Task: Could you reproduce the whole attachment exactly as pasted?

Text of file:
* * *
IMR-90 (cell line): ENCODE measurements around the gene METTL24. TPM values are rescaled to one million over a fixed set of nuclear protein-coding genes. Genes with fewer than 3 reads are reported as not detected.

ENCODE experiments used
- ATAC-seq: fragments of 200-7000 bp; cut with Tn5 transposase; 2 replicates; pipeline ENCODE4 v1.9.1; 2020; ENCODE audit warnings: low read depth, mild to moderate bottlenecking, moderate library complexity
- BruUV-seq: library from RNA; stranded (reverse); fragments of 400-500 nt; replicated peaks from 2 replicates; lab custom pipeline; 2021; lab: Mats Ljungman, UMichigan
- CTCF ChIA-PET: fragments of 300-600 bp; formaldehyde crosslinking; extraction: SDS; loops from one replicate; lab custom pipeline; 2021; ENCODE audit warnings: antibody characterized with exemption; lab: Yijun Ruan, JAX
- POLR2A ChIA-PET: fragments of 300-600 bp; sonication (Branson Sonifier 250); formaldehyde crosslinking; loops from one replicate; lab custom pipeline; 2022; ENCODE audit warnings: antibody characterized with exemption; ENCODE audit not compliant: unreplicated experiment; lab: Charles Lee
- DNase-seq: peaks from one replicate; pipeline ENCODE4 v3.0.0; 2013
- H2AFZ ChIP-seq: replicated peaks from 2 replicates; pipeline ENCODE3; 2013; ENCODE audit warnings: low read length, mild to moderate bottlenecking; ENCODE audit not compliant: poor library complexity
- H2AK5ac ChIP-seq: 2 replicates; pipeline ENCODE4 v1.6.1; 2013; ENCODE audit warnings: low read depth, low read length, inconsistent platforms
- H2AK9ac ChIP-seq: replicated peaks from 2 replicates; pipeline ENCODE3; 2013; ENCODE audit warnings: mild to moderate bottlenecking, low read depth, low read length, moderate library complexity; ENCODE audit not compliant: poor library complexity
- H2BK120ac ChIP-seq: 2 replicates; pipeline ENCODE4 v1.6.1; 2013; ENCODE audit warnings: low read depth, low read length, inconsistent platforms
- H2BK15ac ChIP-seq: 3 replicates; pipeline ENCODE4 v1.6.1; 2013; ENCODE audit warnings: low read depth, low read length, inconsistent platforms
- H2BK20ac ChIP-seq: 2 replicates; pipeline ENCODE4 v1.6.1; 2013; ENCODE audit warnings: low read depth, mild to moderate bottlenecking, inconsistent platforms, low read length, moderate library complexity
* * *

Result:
IMR-90 (cell line): ENCODE measurements around the gene METTL24. TPM values are rescaled to one million over a fixed set of nuclear protein-coding genes. Genes with fewer than 3 reads are reported as not detected.

ENCODE experiments used
- ATAC-seq: fragments of 200-7000 bp; cut with Tn5 transposase; 2 replicates; pipeline ENCODE4 v1.9.1; 2020; ENCODE audit warnings: low read depth, mild to moderate bottlenecking, moderate library complexity
- BruUV-seq: library from RNA; stranded (reverse); fragments of 400-500 nt; replicated peaks from 2 replicates; lab custom pipeline; 2021; lab: Mats Ljungman, UMichigan
- CTCF ChIA-PET: fragments of 300-600 bp; formaldehyde crosslinking; extraction: SDS; loops from one replicate; lab custom pipeline; 2021; ENCODE audit warnings: antibody characterized with exemption; lab: Yijun Ruan, JAX
- POLR2A ChIA-PET: fragments of 300-600 bp; sonication (Branson Sonifier 250); formaldehyde crosslinking; loops from one replicate; lab custom pipeline; 2022; ENCODE audit warnings: antibody characterized with exemption; ENCODE audit not compliant: unreplicated experiment; lab: Charles Lee
- DNase-seq: peaks from one replicate; pipeline ENCODE4 v3.0.0; 2013
- H2AFZ ChIP-seq: replicated peaks from 2 replicates; pipeline ENCODE3; 2013; ENCODE audit warnings: low read length, mild to moderate bottlenecking; ENCODE audit not compliant: poor library complexity
- H2AK5ac ChIP-seq: 2 replicates; pipeline ENCODE4 v1.6.1; 2013; ENCODE audit warnings: low read depth, low read length, inconsistent platforms
- H2AK9ac ChIP-seq: replicated peaks from 2 replicates; pipeline ENCODE3; 2013; ENCODE audit warnings: mild to moderate bottlenecking, low read depth, low read length, moderate library complexity; ENCODE audit not compliant: poor library complexity
- H2BK120ac ChIP-seq: 2 replicates; pipeline ENCODE4 v1.6.1; 2013; ENCODE audit warnings: low read depth, low read length, inconsistent platforms
- H2BK15ac ChIP-seq: 3 replicates; pipeline ENCODE4 v1.6.1; 2013; ENCODE audit warnings: low read depth, low read length, inconsistent platforms
- H2BK20ac ChIP-seq: 2 replicates; pipeline ENCODE4 v1.6.1; 2013; ENCODE audit warnings: low read depth, mild to moderate bottlenecking, inconsistent platforms, low read length, moderate library complexity